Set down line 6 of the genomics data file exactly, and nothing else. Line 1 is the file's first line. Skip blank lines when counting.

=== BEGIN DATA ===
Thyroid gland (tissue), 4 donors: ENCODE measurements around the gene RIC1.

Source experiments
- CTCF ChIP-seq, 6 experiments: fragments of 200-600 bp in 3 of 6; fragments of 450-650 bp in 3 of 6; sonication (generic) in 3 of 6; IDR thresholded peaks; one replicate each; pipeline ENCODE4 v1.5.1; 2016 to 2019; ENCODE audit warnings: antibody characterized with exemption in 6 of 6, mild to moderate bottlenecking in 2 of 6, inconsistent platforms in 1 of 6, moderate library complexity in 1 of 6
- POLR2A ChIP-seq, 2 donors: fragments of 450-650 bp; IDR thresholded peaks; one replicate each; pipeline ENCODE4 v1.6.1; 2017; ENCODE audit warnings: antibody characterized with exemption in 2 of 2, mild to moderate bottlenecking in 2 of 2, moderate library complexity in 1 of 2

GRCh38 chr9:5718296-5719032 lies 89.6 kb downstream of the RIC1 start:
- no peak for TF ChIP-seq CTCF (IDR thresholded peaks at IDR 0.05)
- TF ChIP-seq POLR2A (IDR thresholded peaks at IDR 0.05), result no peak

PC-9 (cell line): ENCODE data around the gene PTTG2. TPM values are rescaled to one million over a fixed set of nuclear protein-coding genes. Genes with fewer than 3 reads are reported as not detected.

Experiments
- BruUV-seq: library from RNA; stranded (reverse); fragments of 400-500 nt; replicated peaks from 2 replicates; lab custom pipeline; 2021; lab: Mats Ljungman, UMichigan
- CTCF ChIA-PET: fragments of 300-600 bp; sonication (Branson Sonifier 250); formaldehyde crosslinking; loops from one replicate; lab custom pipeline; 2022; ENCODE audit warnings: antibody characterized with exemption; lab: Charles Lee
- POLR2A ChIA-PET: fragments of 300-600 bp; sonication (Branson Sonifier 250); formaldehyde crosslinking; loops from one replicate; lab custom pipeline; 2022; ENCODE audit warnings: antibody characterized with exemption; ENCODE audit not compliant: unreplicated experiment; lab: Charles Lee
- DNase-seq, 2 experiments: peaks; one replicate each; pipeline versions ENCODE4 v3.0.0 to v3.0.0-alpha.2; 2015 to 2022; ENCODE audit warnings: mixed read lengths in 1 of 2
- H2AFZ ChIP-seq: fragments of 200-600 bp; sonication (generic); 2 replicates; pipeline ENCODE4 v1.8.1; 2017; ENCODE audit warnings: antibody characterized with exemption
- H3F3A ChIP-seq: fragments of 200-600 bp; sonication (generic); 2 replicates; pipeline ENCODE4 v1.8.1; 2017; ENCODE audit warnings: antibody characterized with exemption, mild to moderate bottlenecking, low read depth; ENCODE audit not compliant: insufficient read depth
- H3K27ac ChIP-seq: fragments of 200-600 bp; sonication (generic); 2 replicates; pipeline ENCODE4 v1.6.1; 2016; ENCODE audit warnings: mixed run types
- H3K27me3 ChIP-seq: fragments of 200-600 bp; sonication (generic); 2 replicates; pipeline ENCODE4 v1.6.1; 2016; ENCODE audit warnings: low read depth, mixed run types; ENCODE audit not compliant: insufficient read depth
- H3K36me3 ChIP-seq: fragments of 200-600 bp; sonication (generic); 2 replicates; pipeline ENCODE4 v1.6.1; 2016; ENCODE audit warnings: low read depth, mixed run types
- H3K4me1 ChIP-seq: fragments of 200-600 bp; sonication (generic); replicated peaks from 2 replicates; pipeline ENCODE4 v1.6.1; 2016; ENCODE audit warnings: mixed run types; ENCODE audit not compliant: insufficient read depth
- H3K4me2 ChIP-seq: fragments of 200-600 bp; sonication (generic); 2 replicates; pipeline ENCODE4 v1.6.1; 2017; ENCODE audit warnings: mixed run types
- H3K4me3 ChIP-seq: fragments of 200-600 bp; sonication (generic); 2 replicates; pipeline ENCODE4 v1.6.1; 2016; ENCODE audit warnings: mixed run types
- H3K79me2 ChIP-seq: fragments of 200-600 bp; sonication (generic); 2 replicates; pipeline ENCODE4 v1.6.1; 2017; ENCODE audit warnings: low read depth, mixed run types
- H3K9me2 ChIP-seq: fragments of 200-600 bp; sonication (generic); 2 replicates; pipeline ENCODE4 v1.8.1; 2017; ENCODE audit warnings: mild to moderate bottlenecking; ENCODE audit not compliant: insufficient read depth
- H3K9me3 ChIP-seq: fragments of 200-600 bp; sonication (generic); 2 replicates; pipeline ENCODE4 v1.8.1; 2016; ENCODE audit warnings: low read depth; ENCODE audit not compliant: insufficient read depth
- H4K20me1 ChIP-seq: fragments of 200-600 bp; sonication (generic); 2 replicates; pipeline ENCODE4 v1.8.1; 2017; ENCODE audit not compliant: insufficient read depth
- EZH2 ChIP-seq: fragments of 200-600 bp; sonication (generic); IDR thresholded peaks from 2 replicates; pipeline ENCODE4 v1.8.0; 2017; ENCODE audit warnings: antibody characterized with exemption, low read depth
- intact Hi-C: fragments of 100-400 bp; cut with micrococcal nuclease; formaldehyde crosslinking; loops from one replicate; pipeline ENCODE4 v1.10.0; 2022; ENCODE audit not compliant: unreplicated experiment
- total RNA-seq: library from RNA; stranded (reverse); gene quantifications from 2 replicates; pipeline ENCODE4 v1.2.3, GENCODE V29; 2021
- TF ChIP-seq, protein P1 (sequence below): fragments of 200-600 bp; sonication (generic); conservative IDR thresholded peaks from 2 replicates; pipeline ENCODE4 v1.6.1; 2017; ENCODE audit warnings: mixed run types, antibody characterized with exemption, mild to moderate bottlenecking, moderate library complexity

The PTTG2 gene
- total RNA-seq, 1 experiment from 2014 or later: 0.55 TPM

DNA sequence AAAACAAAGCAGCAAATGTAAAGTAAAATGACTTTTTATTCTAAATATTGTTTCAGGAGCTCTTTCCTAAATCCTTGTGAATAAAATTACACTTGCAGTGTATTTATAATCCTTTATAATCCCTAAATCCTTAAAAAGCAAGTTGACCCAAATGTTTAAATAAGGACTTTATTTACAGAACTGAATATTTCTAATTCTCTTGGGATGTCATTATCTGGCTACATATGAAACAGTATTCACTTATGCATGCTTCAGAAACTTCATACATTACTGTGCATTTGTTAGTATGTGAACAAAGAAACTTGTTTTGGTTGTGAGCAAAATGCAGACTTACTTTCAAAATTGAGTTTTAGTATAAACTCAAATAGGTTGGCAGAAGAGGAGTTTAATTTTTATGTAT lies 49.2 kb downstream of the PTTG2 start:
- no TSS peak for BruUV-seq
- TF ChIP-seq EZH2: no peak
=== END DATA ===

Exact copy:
- no peak for TF ChIP-seq CTCF (IDR thresholded peaks at IDR 0.05)